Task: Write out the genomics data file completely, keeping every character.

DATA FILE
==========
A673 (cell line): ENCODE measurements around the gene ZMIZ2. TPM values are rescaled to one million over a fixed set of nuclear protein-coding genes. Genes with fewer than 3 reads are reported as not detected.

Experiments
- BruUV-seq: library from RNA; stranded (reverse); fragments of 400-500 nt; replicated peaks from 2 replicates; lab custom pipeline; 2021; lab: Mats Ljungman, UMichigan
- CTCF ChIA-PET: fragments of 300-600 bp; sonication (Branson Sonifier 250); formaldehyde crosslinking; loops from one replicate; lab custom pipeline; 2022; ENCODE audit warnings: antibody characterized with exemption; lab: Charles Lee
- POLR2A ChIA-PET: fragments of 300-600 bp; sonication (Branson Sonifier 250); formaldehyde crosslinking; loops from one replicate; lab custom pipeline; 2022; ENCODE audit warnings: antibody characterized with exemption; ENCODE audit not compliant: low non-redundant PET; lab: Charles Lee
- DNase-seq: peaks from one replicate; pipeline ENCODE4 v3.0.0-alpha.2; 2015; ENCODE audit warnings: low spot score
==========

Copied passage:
A673 (cell line): ENCODE measurements around the gene ZMIZ2. TPM values are rescaled to one million over a fixed set of nuclear protein-coding genes. Genes with fewer than 3 reads are reported as not detected.

Experiments
- BruUV-seq: library from RNA; stranded (reverse); fragments of 400-500 nt; replicated peaks from 2 replicates; lab custom pipeline; 2021; lab: Mats Ljungman, UMichigan
- CTCF ChIA-PET: fragments of 300-600 bp; sonication (Branson Sonifier 250); formaldehyde crosslinking; loops from one replicate; lab custom pipeline; 2022; ENCODE audit warnings: antibody characterized with exemption; lab: Charles Lee
- POLR2A ChIA-PET: fragments of 300-600 bp; sonication (Branson Sonifier 250); formaldehyde crosslinking; loops from one replicate; lab custom pipeline; 2022; ENCODE audit warnings: antibody characterized with exemption; ENCODE audit not compliant: low non-redundant PET; lab: Charles Lee
- DNase-seq: peaks from one replicate; pipeline ENCODE4 v3.0.0-alpha.2; 2015; ENCODE audit warnings: low spot score